Tuesday, April 20, 2010

Disability Faux Pas

On my last Blog post about removing barriers from your home, my friend Wally Dutcher pointed out that I had made some disability blunders.  My description of my client refered to her as "wheelchair bound".  Wally uses a wheelchair and reminded me that he is not "bound" to his wheelchair, he "uses" his wheel chair.  If he were bound he would have to be untied before he went to bed.  So simple, and yet so commonly forgotten.
He sent me this website and I thought it was such good information on how best to speak with and speak about people with disabilities.

I generally do not interact with the patrons who are disabled that will be using the facilities that I review and inspect or sometimes the one's that I design.  I am most of the time assisting the general contractor, architect or building owner.  And most of the time the same people that I interact with are the same who make the same mistakes as I do.  So it's a vicious cycle of unintended mis-statements.  In an effort to be more sensitive to our friends who are disabled, here is an interesting table that I found on one of the websites that Wally sent.

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spcatherall said...

Apparently, we all need to be told every few years what is politically correct to say and what is not. I have already been told by some people that some of the "acceptable" terms on this list are no longer acceptable. Being sensitive is good. Being insensitive is not. Being hyper-sensitive is also not good. It is not necessarily insensitive to use terms that a specific community has deemed inappropriate that were once considered appropriate. We have to speak and hear language as it is intended and commonly accepted. It's not in the power of any individual or any community to change the language and expect everyone else to follow along.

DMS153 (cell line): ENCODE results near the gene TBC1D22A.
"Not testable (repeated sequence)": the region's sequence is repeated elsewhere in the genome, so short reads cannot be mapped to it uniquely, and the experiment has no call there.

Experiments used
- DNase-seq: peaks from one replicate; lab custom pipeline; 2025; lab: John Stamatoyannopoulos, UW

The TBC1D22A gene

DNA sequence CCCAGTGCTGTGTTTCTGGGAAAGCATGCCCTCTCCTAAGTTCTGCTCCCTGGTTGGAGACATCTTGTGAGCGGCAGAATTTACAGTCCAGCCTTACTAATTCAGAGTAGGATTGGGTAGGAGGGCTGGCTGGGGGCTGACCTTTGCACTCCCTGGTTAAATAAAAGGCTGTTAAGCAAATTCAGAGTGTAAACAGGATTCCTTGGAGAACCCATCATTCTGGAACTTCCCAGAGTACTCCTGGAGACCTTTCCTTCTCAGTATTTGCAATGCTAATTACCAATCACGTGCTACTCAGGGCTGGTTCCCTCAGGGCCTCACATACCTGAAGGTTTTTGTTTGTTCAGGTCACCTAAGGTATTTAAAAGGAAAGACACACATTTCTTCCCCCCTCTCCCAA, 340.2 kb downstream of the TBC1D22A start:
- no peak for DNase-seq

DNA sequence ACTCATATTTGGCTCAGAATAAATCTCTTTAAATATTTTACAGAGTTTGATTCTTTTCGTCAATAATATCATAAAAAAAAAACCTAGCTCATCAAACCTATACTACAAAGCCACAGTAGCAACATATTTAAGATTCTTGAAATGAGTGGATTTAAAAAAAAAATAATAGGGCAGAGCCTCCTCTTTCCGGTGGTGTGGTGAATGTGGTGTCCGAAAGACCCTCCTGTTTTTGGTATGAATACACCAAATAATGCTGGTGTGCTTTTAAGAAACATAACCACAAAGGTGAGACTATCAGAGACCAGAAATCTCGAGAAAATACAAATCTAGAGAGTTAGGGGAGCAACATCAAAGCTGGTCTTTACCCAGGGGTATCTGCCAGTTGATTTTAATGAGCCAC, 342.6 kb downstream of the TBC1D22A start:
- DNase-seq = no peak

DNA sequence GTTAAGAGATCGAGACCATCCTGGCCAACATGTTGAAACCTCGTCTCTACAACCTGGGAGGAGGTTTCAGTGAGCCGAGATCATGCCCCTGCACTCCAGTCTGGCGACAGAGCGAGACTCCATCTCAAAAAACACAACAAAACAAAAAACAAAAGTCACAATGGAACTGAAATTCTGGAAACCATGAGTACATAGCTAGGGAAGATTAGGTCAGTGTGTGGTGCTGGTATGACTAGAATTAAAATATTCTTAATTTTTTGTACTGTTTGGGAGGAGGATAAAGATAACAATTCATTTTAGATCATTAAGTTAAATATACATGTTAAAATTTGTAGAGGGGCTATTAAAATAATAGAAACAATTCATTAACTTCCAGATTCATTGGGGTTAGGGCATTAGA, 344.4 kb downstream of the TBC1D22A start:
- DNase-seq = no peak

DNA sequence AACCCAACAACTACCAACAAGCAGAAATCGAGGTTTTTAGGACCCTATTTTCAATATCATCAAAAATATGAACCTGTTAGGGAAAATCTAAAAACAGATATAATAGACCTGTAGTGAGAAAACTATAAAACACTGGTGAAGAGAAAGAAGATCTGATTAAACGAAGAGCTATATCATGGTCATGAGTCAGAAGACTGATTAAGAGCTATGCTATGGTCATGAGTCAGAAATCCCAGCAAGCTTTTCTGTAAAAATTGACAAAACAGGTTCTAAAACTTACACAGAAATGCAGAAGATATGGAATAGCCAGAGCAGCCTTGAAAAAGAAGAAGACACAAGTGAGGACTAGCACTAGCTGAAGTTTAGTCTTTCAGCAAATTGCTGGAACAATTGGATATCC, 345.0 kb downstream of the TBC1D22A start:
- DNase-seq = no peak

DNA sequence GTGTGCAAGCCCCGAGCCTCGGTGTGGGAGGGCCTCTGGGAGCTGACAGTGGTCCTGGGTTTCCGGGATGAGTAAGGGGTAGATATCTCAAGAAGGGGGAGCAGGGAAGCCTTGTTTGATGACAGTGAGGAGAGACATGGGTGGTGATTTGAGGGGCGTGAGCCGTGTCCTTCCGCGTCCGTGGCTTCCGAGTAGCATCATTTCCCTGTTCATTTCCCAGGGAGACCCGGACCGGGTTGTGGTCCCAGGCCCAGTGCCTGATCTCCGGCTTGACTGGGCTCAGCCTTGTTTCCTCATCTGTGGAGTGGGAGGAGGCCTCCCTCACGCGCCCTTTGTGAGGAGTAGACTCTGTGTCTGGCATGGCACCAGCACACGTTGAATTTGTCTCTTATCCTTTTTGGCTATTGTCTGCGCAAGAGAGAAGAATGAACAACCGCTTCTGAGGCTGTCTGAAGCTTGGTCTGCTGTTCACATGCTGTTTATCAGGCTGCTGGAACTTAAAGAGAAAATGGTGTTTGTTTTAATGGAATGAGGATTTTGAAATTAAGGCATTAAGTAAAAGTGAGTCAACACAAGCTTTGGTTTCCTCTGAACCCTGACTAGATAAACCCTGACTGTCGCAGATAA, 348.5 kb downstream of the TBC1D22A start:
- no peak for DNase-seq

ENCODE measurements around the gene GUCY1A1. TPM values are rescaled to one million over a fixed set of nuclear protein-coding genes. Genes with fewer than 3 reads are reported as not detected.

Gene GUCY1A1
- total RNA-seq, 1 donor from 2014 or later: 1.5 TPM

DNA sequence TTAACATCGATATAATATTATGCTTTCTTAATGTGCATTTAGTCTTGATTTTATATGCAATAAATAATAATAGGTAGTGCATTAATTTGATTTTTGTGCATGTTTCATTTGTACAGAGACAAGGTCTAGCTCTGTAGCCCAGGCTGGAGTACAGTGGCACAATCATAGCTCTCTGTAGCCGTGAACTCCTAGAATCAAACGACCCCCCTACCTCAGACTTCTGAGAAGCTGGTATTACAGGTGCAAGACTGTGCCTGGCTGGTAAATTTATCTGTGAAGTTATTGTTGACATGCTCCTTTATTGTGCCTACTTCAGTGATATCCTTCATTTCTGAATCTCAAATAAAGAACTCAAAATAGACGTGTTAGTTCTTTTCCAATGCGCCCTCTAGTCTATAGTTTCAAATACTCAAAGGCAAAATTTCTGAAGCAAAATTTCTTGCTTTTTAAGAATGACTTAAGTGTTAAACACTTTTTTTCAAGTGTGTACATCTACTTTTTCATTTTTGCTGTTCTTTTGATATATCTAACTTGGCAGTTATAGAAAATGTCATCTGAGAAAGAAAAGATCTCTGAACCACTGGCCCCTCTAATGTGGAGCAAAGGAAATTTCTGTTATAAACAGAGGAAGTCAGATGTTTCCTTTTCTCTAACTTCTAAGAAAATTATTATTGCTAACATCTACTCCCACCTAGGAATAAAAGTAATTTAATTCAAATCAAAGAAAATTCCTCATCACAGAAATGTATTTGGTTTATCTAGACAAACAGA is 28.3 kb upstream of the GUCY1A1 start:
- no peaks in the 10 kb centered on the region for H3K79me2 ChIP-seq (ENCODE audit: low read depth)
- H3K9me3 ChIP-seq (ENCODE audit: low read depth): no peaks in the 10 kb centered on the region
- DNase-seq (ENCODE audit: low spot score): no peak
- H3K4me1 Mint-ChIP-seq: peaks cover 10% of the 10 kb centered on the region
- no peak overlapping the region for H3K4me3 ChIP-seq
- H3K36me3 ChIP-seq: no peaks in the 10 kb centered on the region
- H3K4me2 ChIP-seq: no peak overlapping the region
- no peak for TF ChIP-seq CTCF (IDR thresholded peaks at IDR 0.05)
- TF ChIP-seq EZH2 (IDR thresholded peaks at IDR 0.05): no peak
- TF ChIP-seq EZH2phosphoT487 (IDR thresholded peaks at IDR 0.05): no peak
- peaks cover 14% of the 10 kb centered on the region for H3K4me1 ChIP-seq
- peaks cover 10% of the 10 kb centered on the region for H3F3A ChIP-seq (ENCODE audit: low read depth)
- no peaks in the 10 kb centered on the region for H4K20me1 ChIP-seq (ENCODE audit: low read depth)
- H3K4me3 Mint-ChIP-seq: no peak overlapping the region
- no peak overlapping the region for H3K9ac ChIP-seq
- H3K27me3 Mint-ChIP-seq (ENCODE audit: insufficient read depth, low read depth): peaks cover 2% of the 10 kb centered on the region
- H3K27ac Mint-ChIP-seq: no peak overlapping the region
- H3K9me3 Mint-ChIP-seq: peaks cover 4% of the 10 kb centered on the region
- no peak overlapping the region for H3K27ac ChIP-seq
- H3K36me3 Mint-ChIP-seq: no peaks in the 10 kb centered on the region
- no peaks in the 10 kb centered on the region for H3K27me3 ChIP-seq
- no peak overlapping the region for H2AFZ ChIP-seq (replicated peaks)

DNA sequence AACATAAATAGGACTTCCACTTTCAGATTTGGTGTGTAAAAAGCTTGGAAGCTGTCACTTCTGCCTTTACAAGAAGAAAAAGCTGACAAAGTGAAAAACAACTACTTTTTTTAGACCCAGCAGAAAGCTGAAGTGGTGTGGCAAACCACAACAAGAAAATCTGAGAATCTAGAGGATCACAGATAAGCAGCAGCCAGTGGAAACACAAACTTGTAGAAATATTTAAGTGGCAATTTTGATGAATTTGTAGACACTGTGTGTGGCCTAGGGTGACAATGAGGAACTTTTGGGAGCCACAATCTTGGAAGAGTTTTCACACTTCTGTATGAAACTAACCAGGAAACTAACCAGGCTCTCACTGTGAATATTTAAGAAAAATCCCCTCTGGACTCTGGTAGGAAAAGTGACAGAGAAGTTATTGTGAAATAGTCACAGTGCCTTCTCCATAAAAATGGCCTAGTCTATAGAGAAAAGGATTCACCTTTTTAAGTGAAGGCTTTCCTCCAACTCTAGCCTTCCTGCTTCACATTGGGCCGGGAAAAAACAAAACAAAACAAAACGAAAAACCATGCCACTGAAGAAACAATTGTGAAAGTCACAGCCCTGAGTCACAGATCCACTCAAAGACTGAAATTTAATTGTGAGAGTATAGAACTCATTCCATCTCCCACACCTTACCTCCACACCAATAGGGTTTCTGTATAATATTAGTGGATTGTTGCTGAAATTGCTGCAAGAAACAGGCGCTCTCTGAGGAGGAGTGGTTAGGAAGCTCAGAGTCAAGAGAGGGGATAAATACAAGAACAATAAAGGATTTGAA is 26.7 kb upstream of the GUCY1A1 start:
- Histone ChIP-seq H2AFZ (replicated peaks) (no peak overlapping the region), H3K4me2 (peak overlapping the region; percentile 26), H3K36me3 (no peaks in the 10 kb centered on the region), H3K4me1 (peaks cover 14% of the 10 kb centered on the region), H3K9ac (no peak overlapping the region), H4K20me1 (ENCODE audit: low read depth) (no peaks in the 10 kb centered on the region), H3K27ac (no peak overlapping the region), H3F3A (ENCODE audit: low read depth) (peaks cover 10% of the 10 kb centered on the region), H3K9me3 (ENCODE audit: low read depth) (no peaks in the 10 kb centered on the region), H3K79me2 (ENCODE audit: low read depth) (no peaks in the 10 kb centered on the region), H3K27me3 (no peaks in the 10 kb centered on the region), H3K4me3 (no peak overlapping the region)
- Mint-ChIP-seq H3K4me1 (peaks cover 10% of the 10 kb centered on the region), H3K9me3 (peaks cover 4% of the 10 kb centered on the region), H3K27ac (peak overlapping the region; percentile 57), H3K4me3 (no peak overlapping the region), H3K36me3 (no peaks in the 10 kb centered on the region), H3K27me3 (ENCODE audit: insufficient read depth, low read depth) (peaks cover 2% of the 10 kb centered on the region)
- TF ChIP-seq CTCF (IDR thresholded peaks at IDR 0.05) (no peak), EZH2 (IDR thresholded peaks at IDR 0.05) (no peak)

by Marcela Abadi Rhoads said...

Spcatherall, thanks for your comments. I totally agree. We should not have to walk on egg shells in order to relate to others. I think education is good, but being too cautious and "politically correct" is also not the right path.

William Goren said...

I might add that mental retardation is now out. The ADAAA (Americans With Disabilities Amendments Act) has changed it to "intellectual disabilities".

William D. Goren